Read More
Book thumbnail image

The Dirty Dozens

English has two great rhyming slanguages, cockney rhyming slang and the dozens, the African American insult game. We’ll leave the parsing of cockney phrases for now and examine the dirty, bawdy, and wonderful world of verbal street duels. While its origins lie in “yo’ mama” jokes, this is language meant for music, as rap and hip-hop today can attest. Here’s a taste with an excerpt from Elijah Wald’s The Dozens: A History of Rap’s Mama.

Read More
Book thumbnail image

Monthly etymology gleanings for December 2012

By Anatoly Liberman
A Happy New Year to our readers and correspondents! Questions, comments, and friendly corrections have been a source of inspiration to this blog throughout 2012, as they have been since its inception. Quite a few posts appeared in response to the questions I received through OUP and privately (by email). As before, the most exciting themes have been smut and spelling.

Read More
Book thumbnail image

Monthly etymology gleanings for November 2012

By Anatoly Liberman
It has been a tempestuous month in the world but a quiet one in the department of English etymology. Both the comments and the questions I received dealt with separate words, and there have been not too many of them.
Lollygag. In July 2007 I already wrote what I thought about this word. Although most people, at least in America, say lollygag, its doublet lallygag is well-known. The variation is typical.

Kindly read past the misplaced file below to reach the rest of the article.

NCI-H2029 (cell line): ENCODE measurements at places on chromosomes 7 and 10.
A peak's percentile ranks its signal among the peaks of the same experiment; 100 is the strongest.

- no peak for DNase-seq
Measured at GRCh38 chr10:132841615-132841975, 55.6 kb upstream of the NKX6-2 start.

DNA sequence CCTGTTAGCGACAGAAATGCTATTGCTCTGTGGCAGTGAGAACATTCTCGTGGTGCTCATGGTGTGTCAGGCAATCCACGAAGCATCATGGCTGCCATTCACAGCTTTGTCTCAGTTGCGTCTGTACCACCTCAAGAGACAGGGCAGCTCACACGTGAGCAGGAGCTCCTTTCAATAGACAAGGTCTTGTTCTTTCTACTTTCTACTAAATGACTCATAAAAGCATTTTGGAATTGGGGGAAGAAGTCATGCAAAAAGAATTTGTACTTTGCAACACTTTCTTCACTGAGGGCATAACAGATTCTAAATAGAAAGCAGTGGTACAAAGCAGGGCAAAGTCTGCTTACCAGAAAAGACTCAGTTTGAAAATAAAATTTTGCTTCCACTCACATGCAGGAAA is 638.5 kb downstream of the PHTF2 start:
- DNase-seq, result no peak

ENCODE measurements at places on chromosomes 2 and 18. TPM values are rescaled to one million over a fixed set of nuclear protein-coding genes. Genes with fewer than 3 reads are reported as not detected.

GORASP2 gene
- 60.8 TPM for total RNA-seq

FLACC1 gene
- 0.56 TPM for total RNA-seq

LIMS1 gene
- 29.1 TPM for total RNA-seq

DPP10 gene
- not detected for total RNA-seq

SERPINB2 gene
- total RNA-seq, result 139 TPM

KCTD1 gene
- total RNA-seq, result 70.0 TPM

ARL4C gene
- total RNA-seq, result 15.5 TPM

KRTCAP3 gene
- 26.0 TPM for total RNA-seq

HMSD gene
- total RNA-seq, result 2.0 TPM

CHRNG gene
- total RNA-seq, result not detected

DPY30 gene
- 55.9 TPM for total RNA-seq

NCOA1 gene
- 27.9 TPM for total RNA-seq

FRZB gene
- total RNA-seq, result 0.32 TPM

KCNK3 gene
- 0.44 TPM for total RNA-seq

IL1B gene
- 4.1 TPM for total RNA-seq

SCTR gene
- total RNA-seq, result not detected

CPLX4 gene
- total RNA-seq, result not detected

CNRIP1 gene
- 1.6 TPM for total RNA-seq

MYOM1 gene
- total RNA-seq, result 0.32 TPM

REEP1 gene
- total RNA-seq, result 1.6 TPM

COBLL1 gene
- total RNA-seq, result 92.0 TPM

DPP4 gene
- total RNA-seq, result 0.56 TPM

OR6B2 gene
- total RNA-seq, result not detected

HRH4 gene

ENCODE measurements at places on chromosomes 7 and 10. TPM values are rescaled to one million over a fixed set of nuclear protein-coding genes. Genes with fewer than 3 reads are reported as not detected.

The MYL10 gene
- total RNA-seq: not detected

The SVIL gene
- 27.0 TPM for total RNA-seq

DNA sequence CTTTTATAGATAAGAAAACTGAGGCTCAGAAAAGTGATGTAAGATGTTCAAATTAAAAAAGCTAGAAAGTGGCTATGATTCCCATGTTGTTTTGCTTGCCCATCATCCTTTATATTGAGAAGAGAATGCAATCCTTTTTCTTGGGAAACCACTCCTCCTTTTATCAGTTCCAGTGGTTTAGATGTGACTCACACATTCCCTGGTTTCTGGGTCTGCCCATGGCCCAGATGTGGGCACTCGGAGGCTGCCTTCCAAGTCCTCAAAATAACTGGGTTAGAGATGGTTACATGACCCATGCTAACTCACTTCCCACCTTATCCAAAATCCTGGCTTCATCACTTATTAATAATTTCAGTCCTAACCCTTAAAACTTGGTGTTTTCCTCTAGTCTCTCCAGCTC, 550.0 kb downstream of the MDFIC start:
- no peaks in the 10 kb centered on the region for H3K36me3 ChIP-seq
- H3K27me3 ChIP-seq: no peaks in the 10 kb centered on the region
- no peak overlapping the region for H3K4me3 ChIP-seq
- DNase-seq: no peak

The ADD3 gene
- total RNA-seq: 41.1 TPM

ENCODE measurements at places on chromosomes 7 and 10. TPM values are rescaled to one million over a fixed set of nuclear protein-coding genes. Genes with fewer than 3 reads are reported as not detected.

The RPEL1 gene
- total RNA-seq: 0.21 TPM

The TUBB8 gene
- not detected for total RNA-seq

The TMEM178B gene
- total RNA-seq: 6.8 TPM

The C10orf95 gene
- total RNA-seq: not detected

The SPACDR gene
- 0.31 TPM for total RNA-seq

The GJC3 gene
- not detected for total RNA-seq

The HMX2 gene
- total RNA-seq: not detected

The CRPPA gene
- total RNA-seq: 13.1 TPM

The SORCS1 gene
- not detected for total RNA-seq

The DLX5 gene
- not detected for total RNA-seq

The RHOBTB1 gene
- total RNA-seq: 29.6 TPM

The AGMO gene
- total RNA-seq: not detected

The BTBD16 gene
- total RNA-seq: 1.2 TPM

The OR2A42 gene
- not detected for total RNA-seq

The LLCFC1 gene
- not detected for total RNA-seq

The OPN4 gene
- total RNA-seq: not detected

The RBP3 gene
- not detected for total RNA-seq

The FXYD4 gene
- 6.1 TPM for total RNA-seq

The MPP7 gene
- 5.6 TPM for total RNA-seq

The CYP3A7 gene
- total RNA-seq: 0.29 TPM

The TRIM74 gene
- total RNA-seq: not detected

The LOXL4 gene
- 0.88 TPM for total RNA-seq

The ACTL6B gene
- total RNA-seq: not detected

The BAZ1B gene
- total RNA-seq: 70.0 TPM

Read More
Book thumbnail image

Monthly etymology gleanings for October, part 2

By Anatoly Liberman
Fowl, fox, and pooch. My cautious reservations about a tie between the etymon of fowl and the verb fly were dismissed in one of the comments. Therefore, a few additional notes on that word may be in order. The origin of fowl is uncertain, that is, controversial, not quite unknown.

Read More
Book thumbnail image

Monthly etymology gleanings for October, part 1

By Anatoly Liberman
I have received many questions and comments and will respond to them pell-mell.
Any more ~ anymore in positive statements. A correspondent from Pennsylvania wondered why those around him use anymore as meaning “these days, nowadays” (for example, Anymore, I just see people wearing skinny jeans with flip flops) and whether this usage owes anything to Pennsylvania Dutch. I am almost sure it does not.

Read More
Book thumbnail image

When a language dies

By Nancy C. Dorian
When he died recently, Bobby Hogg took the Cromarty fisherfolk dialect out of existence with him, at least as a fluently spoken mother tongue, and the media took notice. The BBC reported on his death, celebrating the unique nature of his native dialect. In an Associated Press report originating in London, his dialect was spoken of as “a little fragment of the English linguistic mosaic.” A knowledgeable University of Aberdeen linguist spoke of this as “the first time that an actual Scots dialect has so dramatically died with the passing of the last native speaker.”